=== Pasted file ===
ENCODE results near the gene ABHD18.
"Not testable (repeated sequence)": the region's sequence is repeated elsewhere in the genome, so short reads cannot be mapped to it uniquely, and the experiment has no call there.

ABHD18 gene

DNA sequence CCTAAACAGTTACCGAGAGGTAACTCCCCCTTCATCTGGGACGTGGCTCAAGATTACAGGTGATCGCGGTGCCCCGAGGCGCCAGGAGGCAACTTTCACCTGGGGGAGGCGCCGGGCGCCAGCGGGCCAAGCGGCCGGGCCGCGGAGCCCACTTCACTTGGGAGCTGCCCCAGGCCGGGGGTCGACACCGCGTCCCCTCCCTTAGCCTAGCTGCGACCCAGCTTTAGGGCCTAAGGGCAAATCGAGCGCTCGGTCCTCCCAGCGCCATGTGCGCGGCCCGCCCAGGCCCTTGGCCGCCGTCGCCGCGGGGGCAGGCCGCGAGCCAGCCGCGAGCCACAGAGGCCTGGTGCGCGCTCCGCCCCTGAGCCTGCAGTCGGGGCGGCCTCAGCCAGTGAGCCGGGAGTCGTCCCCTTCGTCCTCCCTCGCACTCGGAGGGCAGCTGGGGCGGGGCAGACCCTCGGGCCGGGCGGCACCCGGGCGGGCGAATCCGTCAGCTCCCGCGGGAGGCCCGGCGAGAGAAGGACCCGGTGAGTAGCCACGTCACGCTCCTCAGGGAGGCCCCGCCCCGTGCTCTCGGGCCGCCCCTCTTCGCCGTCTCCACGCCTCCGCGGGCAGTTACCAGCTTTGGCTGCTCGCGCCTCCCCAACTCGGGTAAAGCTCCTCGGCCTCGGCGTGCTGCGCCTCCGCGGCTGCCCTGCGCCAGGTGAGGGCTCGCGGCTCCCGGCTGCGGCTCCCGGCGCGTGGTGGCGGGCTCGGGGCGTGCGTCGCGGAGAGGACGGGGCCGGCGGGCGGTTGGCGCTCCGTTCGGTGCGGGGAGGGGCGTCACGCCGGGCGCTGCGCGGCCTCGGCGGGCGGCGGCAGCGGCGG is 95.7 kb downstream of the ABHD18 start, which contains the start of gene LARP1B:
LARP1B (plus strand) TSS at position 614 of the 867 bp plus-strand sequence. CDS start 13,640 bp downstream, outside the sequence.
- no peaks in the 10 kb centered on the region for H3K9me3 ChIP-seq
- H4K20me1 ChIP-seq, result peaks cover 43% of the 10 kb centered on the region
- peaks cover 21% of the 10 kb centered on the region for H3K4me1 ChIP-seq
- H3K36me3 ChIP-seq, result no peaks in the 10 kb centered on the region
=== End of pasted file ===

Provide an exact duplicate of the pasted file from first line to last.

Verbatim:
ENCODE results near the gene ABHD18.
"Not testable (repeated sequence)": the region's sequence is repeated elsewhere in the genome, so short reads cannot be mapped to it uniquely, and the experiment has no call there.

ABHD18 gene

DNA sequence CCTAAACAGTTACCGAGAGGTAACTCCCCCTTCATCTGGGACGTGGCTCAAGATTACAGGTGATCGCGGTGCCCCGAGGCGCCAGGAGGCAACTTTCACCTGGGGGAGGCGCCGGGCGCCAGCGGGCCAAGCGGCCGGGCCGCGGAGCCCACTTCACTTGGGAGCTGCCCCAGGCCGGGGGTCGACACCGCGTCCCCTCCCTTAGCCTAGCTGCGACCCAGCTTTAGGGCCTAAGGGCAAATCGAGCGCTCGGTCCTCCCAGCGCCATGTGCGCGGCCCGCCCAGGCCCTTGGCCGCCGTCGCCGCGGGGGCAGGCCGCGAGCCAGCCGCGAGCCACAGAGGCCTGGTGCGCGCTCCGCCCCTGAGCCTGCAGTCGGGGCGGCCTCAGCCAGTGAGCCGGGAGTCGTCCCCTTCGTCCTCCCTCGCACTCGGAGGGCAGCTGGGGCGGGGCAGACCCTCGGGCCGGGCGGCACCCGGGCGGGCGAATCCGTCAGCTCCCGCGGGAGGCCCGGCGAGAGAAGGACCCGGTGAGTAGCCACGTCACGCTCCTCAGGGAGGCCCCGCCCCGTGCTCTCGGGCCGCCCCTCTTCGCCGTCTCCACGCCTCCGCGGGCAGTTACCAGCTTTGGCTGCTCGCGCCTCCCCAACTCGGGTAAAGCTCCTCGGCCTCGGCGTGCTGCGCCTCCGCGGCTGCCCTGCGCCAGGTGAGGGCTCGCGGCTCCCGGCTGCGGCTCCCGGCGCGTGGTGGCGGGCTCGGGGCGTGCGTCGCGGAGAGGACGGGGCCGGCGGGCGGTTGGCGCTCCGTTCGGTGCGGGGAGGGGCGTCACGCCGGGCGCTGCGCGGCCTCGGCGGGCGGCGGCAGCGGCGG is 95.7 kb downstream of the ABHD18 start, which contains the start of gene LARP1B:
LARP1B (plus strand) TSS at position 614 of the 867 bp plus-strand sequence. CDS start 13,640 bp downstream, outside the sequence.
- no peaks in the 10 kb centered on the region for H3K9me3 ChIP-seq
- H4K20me1 ChIP-seq, result peaks cover 43% of the 10 kb centered on the region
- peaks cover 21% of the 10 kb centered on the region for H3K4me1 ChIP-seq
- H3K36me3 ChIP-seq, result no peaks in the 10 kb centered on the region